Catégories: Elsewhere

DrupalCon Amsterdam: Convince Your Boss to Send You to DrupalCon Amsterdam

Planet Drupal - lun, 07/07/2014 - 09:00

Attending DrupalCon is a great investment in skills, professional development and relationships. And it's also a lot of fun!

Here is your chance to demonstrate the value of attending DrupalCon to your employer.

We’ve developed a set of materials to help you demonstrate the value of attending DrupalCon to your employer.

Why Attend DrupalCon?
  • Learn the latest technology and grow your Drupal skills
  • Build a stronger network in the community
  • Collaborate and share your knowledge with others

Resources About DrupalCon - includes program summary, demographics, budget worksheet PDF Letter to your employer template Word or GoogleDoc Trip report template PDF Request a Certificate of Attendance Available following the conference.
Catégories: Elsewhere

Károly Négyesi: Easier configuration development for Drupal 8

Planet Drupal - lun, 07/07/2014 - 00:56

With config_devel, when you are editing a migration, you can just enter the name of the file being edited at admin/config/config_devel and on every request the module will check for changes and import the file into the active storage. The other direction works as well: say you are working on a contrib module and have a view. Provide the path of the file (this time in the auto export box) and on every change Drupal will automatically export. Once satisfied, just commit. Or perhaps you just want to follow what's in a config file as it's being edited -- provide sites/default/files/some.config.name.yml and it'll be right there on every save.

Both import and export are doable manually with the config module core provides. But I think the automatism makes life easier and I hope the module will be popular among D8 developers. Finally, let me thank beejeebus for cooking up the module originally and handing it over to me despite he knew I will rewrite it from the ground up.

Catégories: Elsewhere

Dominique Dumont: Status and next step on lcdproc automatic configuration upgrade with Perl and Config::Model

Planet Debian - dim, 06/07/2014 - 18:42

Back in March, I uploaded a Debian’s version of lcdproc with a unique feature: user and maintainer configurations are merged during package upgrade: user customizations and developers enhancements are both preserved in the new configuration file. (See this blog for more details). This avoids tedious edition of the configuration LCDd.conf file after every upgrade of lcdproc package.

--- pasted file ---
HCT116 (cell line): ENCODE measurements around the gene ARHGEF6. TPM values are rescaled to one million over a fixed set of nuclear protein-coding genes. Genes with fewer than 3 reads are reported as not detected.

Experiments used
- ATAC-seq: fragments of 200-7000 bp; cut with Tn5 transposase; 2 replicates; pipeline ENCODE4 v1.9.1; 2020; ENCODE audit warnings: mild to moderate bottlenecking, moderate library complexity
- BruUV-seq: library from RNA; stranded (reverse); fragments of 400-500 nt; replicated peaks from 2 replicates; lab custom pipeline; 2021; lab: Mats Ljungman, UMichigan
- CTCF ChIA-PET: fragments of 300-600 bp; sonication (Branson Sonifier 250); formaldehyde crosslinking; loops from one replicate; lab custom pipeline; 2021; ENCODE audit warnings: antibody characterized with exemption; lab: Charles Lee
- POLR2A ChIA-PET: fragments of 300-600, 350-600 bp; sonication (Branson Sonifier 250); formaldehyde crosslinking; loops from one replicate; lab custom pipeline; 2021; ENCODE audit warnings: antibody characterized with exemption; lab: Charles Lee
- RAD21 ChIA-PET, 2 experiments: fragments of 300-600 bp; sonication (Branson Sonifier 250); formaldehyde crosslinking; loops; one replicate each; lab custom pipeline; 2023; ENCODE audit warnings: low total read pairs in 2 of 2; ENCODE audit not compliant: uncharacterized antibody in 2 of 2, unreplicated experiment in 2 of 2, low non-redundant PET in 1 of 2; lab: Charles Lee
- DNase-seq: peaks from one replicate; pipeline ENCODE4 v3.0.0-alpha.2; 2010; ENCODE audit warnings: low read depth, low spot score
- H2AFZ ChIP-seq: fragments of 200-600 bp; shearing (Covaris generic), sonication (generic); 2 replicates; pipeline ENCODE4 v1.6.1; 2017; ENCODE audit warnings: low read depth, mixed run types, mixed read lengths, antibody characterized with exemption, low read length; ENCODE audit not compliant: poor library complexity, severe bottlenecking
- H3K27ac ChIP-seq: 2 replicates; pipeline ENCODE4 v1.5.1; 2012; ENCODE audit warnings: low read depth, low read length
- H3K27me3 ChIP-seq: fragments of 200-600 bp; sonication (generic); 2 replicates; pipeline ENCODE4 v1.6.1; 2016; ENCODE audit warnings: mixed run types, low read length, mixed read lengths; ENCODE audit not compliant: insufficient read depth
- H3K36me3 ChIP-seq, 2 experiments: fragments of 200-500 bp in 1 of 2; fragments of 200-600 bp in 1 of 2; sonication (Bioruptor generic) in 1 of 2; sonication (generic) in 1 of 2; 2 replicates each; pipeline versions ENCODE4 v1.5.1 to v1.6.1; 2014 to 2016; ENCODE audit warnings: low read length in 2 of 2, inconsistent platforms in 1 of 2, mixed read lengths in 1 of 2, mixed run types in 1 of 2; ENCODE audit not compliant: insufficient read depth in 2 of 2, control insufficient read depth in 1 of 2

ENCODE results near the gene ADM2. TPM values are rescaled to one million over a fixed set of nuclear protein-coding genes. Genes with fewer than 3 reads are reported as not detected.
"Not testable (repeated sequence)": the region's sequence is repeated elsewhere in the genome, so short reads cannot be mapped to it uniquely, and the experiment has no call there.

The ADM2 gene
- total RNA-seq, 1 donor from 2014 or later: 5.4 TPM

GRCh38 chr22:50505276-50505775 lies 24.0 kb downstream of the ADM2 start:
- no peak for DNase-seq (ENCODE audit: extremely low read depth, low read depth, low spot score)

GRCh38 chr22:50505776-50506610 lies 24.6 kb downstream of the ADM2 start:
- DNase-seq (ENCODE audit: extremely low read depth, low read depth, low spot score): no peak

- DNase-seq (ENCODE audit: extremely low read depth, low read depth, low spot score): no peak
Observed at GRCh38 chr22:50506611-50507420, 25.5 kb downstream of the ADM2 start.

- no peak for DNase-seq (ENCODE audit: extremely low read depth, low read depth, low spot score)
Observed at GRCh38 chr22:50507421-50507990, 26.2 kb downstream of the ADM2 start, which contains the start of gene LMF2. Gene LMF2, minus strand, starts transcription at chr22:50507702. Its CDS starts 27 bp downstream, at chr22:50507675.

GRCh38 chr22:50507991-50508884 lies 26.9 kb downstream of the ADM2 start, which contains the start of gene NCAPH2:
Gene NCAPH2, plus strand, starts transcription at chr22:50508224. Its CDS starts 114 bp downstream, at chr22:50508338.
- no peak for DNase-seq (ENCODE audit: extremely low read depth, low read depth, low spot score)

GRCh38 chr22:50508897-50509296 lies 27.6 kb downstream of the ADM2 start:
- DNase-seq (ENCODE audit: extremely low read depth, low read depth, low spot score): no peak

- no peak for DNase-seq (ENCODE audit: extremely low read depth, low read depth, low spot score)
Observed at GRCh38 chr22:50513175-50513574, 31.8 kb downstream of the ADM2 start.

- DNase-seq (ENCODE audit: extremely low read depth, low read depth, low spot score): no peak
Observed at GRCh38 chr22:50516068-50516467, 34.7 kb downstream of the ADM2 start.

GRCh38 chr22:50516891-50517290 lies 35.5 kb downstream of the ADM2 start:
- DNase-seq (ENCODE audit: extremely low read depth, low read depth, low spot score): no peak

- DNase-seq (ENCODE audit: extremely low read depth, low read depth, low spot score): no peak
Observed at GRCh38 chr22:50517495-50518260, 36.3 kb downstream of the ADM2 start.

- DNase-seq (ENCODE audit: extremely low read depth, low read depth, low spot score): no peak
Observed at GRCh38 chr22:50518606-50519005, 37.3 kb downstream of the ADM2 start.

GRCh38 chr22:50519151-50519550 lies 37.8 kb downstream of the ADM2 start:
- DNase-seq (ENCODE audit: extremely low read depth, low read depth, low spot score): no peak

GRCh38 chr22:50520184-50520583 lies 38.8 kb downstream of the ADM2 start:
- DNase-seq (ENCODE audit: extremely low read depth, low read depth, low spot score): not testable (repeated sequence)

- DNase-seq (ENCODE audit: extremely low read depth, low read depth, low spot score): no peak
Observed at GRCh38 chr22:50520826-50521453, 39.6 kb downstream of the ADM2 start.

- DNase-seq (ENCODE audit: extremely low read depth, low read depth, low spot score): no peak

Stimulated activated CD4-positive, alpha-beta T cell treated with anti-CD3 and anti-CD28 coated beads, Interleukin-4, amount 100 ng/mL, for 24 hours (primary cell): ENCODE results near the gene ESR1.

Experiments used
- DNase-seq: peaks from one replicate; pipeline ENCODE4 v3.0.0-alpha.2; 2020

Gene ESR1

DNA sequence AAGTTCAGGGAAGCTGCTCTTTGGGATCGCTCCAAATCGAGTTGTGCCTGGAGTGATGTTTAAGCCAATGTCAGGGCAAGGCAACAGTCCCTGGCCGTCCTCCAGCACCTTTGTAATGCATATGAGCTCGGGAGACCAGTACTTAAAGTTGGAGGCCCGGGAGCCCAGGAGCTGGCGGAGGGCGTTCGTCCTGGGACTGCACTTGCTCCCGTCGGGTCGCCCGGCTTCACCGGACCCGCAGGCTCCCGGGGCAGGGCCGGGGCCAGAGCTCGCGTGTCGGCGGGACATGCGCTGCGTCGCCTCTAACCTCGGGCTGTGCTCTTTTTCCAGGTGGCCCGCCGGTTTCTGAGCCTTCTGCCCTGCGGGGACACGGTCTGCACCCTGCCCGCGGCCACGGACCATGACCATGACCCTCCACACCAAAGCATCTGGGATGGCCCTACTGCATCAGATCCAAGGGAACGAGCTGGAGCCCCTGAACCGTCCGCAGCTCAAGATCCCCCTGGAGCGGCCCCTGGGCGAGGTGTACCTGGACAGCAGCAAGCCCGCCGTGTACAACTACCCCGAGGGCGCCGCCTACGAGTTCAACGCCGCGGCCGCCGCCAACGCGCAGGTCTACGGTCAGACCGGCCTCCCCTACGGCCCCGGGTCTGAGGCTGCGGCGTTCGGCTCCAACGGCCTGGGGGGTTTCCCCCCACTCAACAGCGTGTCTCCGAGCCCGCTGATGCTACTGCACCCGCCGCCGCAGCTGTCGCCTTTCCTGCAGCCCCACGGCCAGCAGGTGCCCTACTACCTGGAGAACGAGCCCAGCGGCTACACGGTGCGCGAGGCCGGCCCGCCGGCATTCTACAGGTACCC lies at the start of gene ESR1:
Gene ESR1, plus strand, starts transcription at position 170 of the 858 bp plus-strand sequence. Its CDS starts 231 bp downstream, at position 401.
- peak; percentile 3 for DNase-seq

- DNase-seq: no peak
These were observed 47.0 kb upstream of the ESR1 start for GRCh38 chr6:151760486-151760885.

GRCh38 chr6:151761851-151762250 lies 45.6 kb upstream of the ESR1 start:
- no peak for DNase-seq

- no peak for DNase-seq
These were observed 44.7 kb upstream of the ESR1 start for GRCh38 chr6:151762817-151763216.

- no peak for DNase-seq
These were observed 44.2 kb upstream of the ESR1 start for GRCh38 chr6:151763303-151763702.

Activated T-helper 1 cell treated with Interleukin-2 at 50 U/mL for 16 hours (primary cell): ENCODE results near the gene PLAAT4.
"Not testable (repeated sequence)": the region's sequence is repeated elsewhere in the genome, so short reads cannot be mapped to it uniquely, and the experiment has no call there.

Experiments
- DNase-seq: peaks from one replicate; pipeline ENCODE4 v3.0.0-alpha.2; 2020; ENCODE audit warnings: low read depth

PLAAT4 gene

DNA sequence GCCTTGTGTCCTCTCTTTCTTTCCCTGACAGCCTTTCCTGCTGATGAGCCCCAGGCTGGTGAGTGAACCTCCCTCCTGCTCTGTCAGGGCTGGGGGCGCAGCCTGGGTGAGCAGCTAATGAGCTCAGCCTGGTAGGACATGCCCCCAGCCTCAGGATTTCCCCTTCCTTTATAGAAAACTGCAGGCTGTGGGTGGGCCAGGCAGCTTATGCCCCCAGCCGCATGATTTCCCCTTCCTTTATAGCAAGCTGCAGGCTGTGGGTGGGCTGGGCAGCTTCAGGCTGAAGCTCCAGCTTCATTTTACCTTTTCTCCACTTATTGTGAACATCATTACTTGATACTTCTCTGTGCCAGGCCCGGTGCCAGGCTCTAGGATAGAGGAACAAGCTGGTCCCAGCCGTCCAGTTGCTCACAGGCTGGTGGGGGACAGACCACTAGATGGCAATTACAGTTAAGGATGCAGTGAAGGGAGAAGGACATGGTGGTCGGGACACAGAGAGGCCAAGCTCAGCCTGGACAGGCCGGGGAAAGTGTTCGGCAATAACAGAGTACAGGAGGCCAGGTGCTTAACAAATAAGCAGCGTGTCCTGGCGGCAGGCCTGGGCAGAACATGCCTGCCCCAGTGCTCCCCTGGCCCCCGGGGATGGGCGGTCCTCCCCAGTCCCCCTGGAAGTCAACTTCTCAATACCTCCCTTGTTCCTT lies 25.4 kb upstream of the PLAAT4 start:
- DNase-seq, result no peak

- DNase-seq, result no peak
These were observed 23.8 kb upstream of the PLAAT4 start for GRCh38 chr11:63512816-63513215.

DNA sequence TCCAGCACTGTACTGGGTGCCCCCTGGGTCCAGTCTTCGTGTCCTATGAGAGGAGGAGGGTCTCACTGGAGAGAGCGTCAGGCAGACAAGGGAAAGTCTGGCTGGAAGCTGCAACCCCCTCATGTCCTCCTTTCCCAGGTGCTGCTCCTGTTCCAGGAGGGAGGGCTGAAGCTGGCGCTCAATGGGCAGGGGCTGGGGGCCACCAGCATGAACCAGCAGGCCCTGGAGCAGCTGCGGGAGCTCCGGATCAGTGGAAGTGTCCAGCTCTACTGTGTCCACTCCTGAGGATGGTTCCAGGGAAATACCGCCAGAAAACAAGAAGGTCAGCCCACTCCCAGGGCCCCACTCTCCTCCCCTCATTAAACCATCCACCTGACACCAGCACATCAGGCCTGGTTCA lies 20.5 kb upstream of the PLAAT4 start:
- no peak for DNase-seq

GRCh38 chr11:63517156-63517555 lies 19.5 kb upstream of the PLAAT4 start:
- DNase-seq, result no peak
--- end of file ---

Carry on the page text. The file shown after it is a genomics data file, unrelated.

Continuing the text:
At the beginning of June, a new version of lcdproc (0.5.7-1) was uploaded. This triggered another round of automatic upgrades on user’s systems.

According to the popcon rise of libconfig-model-lcdproc-perl, about 100 people have upgraded lcdproc on their system. Since automatic upgrade has an opt-out feature, one cannot say for sure that 100 people are actually using automatic upgrade, but I bet a fair portion are them are.

So far, only one people has complained: a bug report was filed about the many dependencies brought by libconfig-model-lcdproc-perl.

The next challenge for lcdproc configuration upgrade is brought by a bug reported on Ubuntu: the device file provided by imon kernel module is a moving target: The device file created by the kernel can be /dev/lcd0 or /dev/lcd1 or even /dev/lcd2. Static configuration files and moving target don’t mix well.

The obvious solution is to provide a udev rule so that a symbolic link is created from a fixed location (/dev/lcd-imon) to the moving target. Once the udev rule is installed, the user only has to update LCDd.conf file to use the symlink as imon device file and we’re done.

But, wait… The whole point of automatic configuration upgrade is to spare the user this kind of trouble: the upgrade must be completely automatic.

Moreover, the upgrade must work in all cases: whether udev is available (Linux) or not. If udev is not available, the value present in the configuration file must be preserved.

To know whether udev is available, the upgrade tool (aka cme) will check whether the file provided by udev (/dev/lcd-imon) is present or not. This will be done by lcdproc postinst script (which is run automatically at the end of lcdproc upgrade). Which means that the new udev rule must also be
activated in the postinst script before the upgrade is done.

In other words, the next version of lcdproc (0.5.7-2) will: